Small telemetry antennas (under ten feet) are popular on many ranges due to ease of handling and low cost. Unfortunately spillover, taper loss, diffraction loss, aperture blockage and feed efficiency can combine to reduce overall antenna efficiencies under ten percent. Even for a low cost antenna system, these are unacceptable losses. This paper characterizes these losses and introduces an efficient feed with a scanning acquisition beam specifically for small reflectors.

      Chavez, Tomas; Sutherland, Susan C.; White Sands Missile Range; Loral Data Systems (EMR) (International Foundation for Telemetering, 1990-11)
      The recently delivered Telemetry Data Handling System (TDHS) was designed to support the current and future needs of a multi-purpose realtime range system at White Sands Missile Range. The system provides for data acquisition, processing, and archival of PCM, PAM, and FM data. The addition of support for MIL-STD 1553 data input as presented in the SRAM II data format is currently in process by Loral Data Systems. The SRAM II format includes MIL-STD 1553 messages embedded in a traditional PCM mutiplex. These embedded 1553 messages must be extracted and processed in addition to standard processing of the PCM data. This paper discusses a general purpose solution to the handling of embedded 1553 data including: " Configuring the system components " Extracting the embedded messages " Processing the MIL-STD 1553 data " Testing the system

      James, Calvin L.; Bendix Field Engineering Corporation (International Foundation for Telemetering, 1990-11)
      Although prefiltering prevents the aliasing phenomenon with discrete signal processing, degradation in bit error performance results even when the prefilter implementation is ideal. Degradation occurs when decisions are based on statistics derived from correlated samples, processed by a sample mean estimator. i.e., a discrete linear filter. However, an orthonormal transformation can be employed to eliminate prefiltered sample statistical dependencies, thus permitting the sample mean estimator to provide near optimum performance. This paper will present mathematical justification for elements which adversely affect the bit synchronizer’s decision process and suggest an orthonormal transform alternative. The suggested transform can be implemented in most digital bit synchronizer designs with the addition of a Read Only Memory (ROM).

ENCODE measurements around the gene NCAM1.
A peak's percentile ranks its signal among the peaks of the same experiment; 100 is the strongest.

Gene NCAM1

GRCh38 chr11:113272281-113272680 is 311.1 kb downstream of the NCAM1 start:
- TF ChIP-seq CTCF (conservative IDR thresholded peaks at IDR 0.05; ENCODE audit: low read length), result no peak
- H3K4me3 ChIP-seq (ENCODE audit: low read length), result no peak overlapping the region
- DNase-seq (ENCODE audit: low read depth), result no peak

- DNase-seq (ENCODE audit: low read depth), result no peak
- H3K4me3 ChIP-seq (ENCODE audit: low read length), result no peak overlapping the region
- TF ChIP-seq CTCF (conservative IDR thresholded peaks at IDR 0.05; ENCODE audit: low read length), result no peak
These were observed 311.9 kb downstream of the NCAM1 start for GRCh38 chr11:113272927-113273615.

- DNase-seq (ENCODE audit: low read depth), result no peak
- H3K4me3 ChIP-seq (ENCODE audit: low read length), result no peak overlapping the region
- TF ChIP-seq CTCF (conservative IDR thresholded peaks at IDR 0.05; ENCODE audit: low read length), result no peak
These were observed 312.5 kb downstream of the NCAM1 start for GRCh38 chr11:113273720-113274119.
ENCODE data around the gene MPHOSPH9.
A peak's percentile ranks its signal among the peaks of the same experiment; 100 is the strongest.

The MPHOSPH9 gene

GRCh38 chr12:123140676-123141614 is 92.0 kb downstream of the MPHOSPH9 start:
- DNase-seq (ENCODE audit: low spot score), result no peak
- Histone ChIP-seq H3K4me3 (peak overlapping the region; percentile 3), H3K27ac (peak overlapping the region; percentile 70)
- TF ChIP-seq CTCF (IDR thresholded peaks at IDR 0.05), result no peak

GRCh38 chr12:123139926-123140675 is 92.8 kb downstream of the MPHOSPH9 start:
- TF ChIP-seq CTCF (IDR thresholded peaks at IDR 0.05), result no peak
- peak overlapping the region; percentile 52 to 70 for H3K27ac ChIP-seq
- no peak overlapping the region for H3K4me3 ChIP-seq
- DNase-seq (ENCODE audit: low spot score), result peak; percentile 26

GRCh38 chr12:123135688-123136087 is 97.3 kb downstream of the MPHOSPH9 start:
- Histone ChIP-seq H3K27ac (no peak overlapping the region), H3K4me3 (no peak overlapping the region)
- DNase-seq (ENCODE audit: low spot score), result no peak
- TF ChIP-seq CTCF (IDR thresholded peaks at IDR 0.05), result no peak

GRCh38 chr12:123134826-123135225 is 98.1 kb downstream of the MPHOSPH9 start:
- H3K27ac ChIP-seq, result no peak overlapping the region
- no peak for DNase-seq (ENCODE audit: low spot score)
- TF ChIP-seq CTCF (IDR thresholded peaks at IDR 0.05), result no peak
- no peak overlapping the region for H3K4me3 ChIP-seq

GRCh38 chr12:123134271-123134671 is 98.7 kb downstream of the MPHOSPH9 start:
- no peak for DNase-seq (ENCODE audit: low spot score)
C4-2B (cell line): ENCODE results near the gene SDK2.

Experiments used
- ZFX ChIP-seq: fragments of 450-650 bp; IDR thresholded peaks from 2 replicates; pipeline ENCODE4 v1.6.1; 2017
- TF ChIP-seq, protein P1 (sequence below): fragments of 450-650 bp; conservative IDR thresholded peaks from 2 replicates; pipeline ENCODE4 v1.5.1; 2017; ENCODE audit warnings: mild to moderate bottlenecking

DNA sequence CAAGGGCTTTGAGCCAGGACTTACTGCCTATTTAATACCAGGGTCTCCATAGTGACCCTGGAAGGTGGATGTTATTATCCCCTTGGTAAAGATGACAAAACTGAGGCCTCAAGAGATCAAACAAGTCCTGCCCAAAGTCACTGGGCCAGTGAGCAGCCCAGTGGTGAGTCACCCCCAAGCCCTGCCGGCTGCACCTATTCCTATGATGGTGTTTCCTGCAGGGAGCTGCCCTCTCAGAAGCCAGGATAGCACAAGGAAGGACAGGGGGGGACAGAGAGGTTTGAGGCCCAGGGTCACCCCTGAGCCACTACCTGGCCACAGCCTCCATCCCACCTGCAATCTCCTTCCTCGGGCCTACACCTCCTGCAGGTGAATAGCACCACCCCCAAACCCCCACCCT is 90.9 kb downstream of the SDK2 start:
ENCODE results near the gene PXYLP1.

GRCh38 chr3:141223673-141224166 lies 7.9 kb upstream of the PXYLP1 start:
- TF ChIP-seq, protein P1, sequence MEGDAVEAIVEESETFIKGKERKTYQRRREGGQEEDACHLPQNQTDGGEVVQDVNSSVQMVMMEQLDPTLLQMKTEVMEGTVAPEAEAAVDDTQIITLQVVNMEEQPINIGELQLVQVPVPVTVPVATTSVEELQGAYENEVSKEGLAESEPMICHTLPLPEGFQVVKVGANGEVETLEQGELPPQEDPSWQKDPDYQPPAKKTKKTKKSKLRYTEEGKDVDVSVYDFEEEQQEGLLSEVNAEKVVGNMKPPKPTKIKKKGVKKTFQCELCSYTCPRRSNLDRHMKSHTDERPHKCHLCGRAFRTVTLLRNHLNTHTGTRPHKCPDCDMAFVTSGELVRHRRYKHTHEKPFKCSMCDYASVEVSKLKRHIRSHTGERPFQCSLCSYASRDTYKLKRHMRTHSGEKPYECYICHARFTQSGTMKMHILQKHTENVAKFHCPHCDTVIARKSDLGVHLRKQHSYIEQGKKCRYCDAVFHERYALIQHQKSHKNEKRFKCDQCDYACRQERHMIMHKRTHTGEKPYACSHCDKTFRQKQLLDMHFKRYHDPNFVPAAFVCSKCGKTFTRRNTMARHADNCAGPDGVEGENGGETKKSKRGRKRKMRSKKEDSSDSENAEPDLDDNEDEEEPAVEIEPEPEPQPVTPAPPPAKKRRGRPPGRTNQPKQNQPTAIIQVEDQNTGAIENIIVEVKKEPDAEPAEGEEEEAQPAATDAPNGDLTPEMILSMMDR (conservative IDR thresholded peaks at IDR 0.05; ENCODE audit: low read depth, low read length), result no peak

• Enhancing the Capabilities of Digital Bit Synchronizers

      Windingland, Kim; Loral Instrumentation (International Foundation for Telemetering, 1990-11)
      Bit synchronizers have traditionally provided very little feedback to the user. This paper describes features that give the user a window into the quality of the signal and verification that the bit synchronizer is performing properly. In addition, this paper describes a feature that automates some of the bit synchronizer’s functions to maximize its performance. The features described are: (1) a Built-in Oscilloscope (BIO) to provide the user with a visual representation of the input signal; (2) a Link Quality Analyzer (LQA) to provide the user with a quantitative measure of the input signal’s quality (signal-to-noise ratio (SNR) measurement); (3) a Built-in Test (BIT) to provide confidence in the unit’s functional and bit error performance; and (4) an Automatic Adaptive Control (AAC) to maximize acquisition and bit error rate performance.